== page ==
Since 1968, university and USDA researchers have been working together to learn more about parasites and develop strategies to control them.
Known as the “W-102” committee, the group consists of researchers from land-grant universities in California, Georgia, Illinois, Kansas, Louisiana, Mississippi, Texas, Virginia and Washington. In addition, representatives from USDA's Agricultural Research Service (ARS) units in Beltsville, MD, and Watkinsville, GA, are part of the group.
Through 2004, the group is focusing on three areas, says William Wagner, a committee liaison from the USDA Cooperative State Research, Education and Extension Service.
First, the researchers are looking at controlling parasite diseases using biological and chemical agents and physical methods. This includes studies on anthelmintic resistance, anthelmintic activity of naturally occurring fungi and evaluation of new and novel chemical agents, Wagner says.
The second focus area, he says, is defining the roles of pathogenesis, immunomodulation, vaccination and genetic manipulation in parasite control. This includes studying immune mechanisms in host animals and identifying parasite antigens that can serve as targets for control measures.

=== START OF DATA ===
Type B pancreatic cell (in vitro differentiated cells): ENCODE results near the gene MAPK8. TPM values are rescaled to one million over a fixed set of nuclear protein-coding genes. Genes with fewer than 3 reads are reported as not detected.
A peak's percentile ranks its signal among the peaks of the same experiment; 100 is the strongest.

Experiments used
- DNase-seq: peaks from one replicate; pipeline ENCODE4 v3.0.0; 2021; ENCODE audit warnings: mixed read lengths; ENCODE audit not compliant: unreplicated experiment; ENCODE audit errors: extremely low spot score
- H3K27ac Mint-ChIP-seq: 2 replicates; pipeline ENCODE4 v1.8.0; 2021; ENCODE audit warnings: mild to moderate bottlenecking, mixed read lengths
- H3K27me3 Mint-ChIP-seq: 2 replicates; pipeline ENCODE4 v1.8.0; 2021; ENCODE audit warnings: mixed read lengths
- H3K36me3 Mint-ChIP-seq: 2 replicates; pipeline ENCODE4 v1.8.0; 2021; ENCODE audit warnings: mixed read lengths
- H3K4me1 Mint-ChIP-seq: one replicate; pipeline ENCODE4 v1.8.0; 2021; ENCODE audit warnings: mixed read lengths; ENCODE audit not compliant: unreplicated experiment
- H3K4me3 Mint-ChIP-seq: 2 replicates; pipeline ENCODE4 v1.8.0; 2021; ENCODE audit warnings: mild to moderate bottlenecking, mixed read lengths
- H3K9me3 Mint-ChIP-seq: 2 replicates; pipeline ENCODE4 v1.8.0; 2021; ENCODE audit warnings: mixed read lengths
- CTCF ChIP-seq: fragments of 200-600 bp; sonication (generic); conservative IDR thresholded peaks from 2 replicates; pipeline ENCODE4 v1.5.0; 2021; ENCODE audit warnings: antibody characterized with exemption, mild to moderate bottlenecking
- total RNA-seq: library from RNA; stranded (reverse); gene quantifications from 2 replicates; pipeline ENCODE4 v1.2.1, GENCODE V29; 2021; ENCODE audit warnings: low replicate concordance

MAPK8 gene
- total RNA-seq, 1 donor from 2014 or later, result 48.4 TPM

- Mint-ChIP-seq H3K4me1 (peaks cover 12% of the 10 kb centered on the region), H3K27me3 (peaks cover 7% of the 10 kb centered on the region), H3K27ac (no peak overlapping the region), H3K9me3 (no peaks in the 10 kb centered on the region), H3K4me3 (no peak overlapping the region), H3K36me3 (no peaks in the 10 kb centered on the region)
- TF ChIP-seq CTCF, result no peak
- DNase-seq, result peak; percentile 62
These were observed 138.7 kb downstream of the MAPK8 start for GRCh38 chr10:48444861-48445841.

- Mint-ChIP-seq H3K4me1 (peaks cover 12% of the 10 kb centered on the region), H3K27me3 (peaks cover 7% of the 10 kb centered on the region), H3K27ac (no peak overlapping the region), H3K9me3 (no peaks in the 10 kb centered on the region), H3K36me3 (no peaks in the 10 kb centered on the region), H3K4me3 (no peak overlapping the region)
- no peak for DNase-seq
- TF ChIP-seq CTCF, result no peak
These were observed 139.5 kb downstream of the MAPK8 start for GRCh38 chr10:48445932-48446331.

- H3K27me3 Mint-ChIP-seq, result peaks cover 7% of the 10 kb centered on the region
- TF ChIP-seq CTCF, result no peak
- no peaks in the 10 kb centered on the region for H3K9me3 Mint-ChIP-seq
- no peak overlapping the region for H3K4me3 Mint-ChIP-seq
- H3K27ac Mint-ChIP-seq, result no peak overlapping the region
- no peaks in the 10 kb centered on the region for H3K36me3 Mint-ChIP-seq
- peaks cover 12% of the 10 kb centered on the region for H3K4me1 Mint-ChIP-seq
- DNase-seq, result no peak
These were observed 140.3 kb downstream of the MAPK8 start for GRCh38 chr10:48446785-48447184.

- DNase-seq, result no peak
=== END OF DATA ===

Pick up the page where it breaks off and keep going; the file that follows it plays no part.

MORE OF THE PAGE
Another area of focus, Wagner says, is integrating parasitic control practices into livestock production practices. This involves studies on soil and crop management practices, integrated pasture management programs and the impact of pasture management on the development of anthelmintic resistance.
One of the current strengths of the W-102 committee is neosporosis research, says Louis Gasbarre, an ARS microbiologist who is part of the group.
“The W-102 committee includes several researchers who have contributed to major discoveries about Neospora,” he says.
Those contributions include the first isolation of the organism, development of the first serologic test used in diagnosis, development of a very sensitive ELISA test, adaptation of serologic tests for use in wild animals, and determination of how new infections are transmitted to cattle.
The group's current efforts with this parasite run the gamut from molecular characterization to epidemiology, Gasbarre says. They include aspects of disease development, disease transmission and vaccine development.
Funding for this group's activities comes partly from the government through the Hatch Act Formula Base funding and partly from competitive grant programs or commodity group sources.
Current W-102 leaders are: Ed Platzer, chair, University of California-Riverside; Lora Ballweber, secretary, Mississippi State University; Louis Gasbarre, member at large, ARS-Beltsville; David Thawley, administrative advisor, University of Nevada-Reno; and William Wagner, liaison, USDA Cooperative State Research, Education and Extension Service.